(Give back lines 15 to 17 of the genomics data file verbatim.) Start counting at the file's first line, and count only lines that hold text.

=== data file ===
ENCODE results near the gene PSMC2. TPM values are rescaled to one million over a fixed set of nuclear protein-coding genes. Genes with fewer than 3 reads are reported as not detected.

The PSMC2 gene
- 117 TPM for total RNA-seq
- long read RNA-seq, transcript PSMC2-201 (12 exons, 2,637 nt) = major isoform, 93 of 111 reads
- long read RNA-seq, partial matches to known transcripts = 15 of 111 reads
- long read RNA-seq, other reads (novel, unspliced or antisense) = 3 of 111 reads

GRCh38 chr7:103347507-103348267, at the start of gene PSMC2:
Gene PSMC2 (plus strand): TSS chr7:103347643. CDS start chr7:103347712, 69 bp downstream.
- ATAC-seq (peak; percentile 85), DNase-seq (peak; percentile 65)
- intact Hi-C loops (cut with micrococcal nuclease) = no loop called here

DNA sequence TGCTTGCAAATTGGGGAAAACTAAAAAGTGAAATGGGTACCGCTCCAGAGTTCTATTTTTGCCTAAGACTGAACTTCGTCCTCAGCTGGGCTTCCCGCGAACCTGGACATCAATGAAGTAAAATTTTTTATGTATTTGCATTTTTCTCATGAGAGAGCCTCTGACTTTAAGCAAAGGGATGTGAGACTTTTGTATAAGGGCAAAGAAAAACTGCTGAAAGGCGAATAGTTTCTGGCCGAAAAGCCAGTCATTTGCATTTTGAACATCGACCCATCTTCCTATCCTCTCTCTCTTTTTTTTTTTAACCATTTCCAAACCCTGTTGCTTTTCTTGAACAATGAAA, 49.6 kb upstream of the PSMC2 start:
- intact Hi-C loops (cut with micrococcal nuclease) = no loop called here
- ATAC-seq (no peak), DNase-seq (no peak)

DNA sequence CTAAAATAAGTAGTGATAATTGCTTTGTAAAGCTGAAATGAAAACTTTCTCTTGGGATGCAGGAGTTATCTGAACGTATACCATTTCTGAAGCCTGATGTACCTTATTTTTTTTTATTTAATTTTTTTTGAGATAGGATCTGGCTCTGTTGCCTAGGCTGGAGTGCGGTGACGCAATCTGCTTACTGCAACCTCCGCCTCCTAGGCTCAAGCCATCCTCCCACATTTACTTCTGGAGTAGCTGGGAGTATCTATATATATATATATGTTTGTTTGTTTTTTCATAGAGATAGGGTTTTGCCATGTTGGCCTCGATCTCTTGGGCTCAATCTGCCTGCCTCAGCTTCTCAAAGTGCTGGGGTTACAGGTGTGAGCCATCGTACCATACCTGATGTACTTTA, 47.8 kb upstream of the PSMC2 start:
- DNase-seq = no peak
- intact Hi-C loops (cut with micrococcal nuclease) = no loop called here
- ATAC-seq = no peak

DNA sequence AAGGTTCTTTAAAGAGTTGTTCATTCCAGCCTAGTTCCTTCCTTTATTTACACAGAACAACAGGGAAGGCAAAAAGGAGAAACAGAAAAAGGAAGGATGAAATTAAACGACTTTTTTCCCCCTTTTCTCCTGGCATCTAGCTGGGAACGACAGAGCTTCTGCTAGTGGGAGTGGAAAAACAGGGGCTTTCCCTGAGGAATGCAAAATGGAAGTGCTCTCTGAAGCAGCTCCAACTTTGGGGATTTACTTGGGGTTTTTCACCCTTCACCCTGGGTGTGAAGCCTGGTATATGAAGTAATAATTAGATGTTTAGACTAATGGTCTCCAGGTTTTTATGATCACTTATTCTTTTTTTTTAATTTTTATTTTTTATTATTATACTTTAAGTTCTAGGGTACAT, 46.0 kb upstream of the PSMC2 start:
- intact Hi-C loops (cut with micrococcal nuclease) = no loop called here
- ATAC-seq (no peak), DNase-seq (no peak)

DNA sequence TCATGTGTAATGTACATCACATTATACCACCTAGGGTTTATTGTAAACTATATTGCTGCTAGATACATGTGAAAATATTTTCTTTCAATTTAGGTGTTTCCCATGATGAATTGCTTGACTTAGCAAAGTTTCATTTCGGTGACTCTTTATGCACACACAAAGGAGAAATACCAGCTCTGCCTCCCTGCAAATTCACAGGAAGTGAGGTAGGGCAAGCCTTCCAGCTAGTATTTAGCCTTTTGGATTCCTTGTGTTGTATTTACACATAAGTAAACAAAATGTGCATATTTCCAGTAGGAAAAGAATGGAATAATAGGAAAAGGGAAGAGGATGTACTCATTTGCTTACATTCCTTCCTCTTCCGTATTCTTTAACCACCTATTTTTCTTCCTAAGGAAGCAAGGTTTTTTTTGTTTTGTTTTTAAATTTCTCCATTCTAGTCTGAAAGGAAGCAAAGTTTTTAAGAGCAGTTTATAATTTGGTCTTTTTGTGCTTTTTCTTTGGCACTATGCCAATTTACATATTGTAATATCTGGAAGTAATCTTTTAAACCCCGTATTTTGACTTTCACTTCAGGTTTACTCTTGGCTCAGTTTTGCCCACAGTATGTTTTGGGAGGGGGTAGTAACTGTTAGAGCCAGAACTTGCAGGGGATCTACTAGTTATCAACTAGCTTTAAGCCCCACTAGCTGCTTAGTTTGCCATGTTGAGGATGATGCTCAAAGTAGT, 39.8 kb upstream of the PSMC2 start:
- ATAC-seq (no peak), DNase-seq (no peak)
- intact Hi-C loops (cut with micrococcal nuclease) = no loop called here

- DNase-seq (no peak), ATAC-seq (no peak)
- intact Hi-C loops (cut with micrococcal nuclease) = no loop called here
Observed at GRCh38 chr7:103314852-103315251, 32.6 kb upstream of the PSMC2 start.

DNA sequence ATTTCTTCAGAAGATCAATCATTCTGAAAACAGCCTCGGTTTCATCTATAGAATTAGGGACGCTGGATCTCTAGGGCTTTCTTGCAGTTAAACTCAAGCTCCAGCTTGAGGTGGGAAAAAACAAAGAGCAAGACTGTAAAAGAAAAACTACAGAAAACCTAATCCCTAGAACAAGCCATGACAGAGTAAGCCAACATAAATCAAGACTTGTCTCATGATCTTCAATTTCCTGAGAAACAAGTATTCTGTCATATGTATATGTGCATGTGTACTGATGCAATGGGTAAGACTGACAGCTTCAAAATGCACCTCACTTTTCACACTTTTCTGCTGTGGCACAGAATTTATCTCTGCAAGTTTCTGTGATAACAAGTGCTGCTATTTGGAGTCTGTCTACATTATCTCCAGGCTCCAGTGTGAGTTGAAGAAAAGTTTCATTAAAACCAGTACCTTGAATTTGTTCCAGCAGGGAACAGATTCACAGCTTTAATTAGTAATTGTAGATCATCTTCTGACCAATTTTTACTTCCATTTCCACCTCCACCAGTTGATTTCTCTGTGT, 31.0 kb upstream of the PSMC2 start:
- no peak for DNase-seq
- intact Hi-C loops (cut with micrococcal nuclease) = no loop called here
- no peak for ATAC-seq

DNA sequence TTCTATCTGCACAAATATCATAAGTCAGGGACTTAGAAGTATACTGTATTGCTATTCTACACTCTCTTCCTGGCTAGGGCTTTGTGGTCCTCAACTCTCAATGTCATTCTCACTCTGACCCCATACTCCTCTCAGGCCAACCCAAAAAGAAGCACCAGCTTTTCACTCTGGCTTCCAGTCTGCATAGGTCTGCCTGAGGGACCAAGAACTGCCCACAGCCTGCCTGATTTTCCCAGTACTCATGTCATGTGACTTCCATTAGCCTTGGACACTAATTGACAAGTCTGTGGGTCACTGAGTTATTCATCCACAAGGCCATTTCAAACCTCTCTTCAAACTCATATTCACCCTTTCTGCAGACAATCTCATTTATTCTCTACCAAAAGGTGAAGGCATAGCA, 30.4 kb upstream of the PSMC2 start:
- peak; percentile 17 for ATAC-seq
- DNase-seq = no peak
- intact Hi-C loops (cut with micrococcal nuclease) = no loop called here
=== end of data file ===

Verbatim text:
- DNase-seq = no peak
- intact Hi-C loops (cut with micrococcal nuclease) = no loop called here
- ATAC-seq = no peak